Thursday, May 8, 2008

Thinking About Food

My reading this week has primarily been Barbara Kingsolver's book "Animal, Vegetable, Miracle", the story of her family's attempt at growing their own food and eating locally grown/produced food for one year. Much like books by Michael Pollan and Marian Nestle, it's got me thinking about my own atrocious eating habits, and dreaming of when I was little and got to eat raspberries, warm from the sun and straight off the bush, at my grandparents house.

Obviously, my own health is a consideration. I came out of the womb a picky eater, and was in my late twenties before I could stand having my mashed potatoes touch my peas. Intellectually I know it all winds up together in my stomach, but I just couldn't deal with mixed colors or textures on my plate. I also have a strong aversion to vegetables, although I am slowly getting better about that. For years my diet staples were Diet Pepsi, tortilla chips with salsa, and chocolate, so any change is an improvement. I was shocked to learn that red peppers are actually really good, particularly when roasted. I also was shocked to discover that I will forego ice cream for a couple of clementines, and that fresh spinach and arugula have miles over the plain iceberg lettuce I grew up eating. And, when I am at my grumpiest, I know that sweet potato "french fries" will never fail to cheer me up.

But beyond health there are socio-political ramifications about one's food choices as well, and those are the things I am dwelling on at the moment. I'm not going to get into the whole "meat is murder" issue - you either believe that or you don't. And, as all three authors point out, meat and poultry can be raised and butchered humanely, and those options are becoming more available (if expensive) alternatives. I'm personally more interested in the economic and community development issues related to food production. If there's one good thing about the current gas crisis, it's that we are now faced with the real costs of food production as it is trucked and shipped and flown across the world. A consumer-driven market gives us strawberries on our New England store shelves practically year-round, despite our short growing season. The off-season berries generally hail from California or South America, and they didn't walk to Maine. They were transported here by some gas-powered engine. Do the health benefits of eating strawberries in December outweigh the cost associated with fossil fuel consumption? What are the real costs associated with our food?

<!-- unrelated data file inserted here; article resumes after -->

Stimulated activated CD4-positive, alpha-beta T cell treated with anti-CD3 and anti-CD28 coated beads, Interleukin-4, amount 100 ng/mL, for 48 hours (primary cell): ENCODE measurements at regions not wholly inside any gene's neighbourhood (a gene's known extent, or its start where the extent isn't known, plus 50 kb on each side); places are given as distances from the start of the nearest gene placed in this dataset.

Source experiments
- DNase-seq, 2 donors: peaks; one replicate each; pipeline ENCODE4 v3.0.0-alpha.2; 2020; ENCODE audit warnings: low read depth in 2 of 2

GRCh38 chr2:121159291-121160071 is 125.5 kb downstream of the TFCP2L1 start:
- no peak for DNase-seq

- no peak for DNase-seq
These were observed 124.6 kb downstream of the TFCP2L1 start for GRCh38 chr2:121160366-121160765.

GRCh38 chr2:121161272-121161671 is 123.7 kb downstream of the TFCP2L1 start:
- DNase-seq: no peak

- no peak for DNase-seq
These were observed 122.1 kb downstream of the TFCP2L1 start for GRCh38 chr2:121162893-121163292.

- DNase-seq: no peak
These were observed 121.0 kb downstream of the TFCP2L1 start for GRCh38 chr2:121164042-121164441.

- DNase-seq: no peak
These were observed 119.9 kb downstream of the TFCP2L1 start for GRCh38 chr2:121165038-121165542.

And then there's the whole "big business" thing...practically everything we eat has high fructose corn syrup in it, because we subsidize the production of corn. (I know there's some argument that higher grocery prices right now have something to do with government-mandated ethanol production, but I haven't fully investigated that). Most of our food production is mandated and controlled by large corporate "farms" (really, factories), which has decimated thousands of family farms across the country. Subsidies aside, communities disappeared along with these farms. One of my favorite projects was helping get a farmer's market started, and it was amazing the sense of community that grew up between the producers, which included a couple of celibate nuns, a young family with toddlers, and several old male codgers who chewed on toothpicks and said very little. It makes me wonder about what was lost when farming became a conglomerate.

Then, the cooking part. I really hate cooking. I will bake, but cooking real food as opposed to dessert or bread just doesn't enthrall me. I think it takes a certain amount of organizational ability that I do not possess. As a single person, it's often easier to get take out than to actually make a meal from scratch. I also hate leftovers; I can't eat the same thing several meals in a row. But Kingsolver's experience showed that she spent significantly less on food and arguably ate better. And, a friend of mine who weathers the ups and downs of self-employment has said that knowing how to cook provides a security blanket when funds are low: beans and rice are always cheap and can be seasoned in a myriad of ways. I like the idea of self-sufficiency. I like the idea of spending rainy Sundays making big pots of soup from scratch, or the smell of pot roast cooking away. The reality, though? Errrgh. All I can think of is how many dishes will have to be washed and put away.

Now, I must ready myself for LOST, a show where the castaways conveniently discovered a cache of processed foods to sustain them. Imagine that.

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